The fallout continues from my reading of "100 Greatest Graphic Novels."
A live boy is transported to the afterlife by a ghost hunter who accidentally returns both a ghost and the live boy. The problem is ... it's hard to return someone after they've been sent. A motley crew attempts to catch up to Garth (the boy) as he goes trotting about the landscape on the horse skeleton that got him sent over and that subsequently befriended him. But there are strange forces at work ...
A good story with good artwork in a single self-contained volume.
This isn't in 100 Greatest Graphic Novels, but reading all those reminded me of the "Hellsing" anime, which I enjoyed. The artwork is wonderful - black and white and thoroughly exaggerated and gothic. The dialogue and plot are also totally over-the-top. Mostly this is a lot of fun. Where it falls down is the idiomatic English. This is supposed to be in Great Britain, and it's written in Japanese and then translated into English. The use of English is generally grammatically correct and well constructed, but the author's use of British colloquialisms is jarringly outdated and inaccurate.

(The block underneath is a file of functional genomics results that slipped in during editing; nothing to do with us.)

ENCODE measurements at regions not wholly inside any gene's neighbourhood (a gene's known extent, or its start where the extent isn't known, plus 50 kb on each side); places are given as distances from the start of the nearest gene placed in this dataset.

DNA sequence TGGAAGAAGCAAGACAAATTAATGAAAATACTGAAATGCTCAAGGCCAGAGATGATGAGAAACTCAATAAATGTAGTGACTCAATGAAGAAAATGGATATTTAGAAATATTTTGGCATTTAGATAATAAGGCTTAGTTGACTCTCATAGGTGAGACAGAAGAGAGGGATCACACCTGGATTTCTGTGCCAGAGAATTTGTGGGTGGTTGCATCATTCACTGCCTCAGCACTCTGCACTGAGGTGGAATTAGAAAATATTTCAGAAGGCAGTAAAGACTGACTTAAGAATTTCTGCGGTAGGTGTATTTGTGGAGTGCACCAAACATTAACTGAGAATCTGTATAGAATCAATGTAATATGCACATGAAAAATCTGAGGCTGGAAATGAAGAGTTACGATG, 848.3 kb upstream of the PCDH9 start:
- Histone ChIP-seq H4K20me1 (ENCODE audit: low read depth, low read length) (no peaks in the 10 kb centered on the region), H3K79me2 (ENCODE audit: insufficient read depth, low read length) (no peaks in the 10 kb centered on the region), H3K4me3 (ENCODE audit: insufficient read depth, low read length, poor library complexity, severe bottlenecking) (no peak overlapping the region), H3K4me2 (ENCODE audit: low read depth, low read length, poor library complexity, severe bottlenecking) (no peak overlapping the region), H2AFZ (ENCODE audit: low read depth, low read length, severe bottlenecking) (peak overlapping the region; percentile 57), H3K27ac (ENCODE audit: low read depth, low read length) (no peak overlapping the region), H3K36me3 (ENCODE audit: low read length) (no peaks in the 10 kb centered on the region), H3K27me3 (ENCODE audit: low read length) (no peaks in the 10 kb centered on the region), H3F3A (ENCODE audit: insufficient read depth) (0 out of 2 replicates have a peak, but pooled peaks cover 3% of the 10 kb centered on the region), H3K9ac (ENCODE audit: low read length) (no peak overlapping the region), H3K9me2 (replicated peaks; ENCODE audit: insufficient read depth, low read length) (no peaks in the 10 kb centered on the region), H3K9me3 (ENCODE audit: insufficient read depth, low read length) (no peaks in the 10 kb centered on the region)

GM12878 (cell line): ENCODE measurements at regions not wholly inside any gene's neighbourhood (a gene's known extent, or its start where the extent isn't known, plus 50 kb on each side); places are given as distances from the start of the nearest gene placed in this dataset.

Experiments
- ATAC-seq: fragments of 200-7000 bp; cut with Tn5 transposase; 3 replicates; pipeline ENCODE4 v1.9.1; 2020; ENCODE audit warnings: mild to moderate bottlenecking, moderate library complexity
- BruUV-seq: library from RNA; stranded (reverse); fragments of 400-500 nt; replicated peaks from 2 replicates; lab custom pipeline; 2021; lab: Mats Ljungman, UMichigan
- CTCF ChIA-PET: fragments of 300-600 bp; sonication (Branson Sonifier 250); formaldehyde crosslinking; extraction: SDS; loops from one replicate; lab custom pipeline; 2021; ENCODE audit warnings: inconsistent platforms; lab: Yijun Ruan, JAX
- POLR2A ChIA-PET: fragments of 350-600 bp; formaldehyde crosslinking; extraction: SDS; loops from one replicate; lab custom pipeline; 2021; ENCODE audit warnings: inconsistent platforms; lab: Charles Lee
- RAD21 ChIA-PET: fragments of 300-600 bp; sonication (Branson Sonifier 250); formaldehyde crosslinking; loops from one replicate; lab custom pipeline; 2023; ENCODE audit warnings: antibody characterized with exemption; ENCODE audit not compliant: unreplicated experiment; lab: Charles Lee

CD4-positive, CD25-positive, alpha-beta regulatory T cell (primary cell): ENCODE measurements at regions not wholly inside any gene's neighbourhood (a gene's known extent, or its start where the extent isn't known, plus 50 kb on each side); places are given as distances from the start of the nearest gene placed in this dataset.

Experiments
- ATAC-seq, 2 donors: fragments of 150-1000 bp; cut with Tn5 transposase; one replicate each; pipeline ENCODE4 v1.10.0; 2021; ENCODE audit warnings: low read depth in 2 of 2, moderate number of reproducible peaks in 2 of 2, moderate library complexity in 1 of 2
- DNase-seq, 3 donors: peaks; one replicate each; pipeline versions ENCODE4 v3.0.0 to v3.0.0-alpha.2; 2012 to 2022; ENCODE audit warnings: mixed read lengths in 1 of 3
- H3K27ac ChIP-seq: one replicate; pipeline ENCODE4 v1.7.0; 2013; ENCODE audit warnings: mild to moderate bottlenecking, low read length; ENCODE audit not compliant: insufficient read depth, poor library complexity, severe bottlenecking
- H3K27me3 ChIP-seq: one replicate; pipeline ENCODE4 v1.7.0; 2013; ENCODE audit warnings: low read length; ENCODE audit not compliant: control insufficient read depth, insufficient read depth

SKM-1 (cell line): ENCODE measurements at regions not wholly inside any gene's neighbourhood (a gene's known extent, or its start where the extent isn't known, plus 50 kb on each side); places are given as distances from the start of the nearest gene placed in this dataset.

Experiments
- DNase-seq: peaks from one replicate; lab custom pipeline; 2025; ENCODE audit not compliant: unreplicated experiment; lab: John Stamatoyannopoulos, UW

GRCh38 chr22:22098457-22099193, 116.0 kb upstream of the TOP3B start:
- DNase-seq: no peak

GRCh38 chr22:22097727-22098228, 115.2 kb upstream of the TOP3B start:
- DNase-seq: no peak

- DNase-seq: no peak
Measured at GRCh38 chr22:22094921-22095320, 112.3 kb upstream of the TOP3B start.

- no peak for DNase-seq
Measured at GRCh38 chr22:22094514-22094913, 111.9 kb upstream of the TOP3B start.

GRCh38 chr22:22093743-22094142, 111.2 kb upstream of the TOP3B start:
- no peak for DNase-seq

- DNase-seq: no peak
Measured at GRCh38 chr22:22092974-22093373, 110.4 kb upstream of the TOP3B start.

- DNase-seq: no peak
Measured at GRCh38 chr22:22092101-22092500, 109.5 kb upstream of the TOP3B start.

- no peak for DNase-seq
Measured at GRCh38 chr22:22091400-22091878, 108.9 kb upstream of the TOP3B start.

Toronto Public Library has (as I write) Hellsing 1, 3, 4, 5, 7, 8, 9, and 10. I'm entertained enough by the writing to read all that are available, but unconcerned enough about the plot integrity to simply not be bothered by the missing numbers.
This turns out to be Canadian - who knew? It's more like a collection of comic strips than a graphic novel: most pages are single strips, not directly related to the strips before or after. People recur, so we get a sense of personality for many of them and a sense of place. The last forty pages are relatively cohesive, telling the story of several characters on the evening of their final prom.
The art is fairly simple and almost entirely black and white - but the occasional jolt of red shows up to add a bit of spice. Like Ghostopolis, this keeps everything in one book with a surprisingly satisfying conclusion. Not deep, but quite entertaining.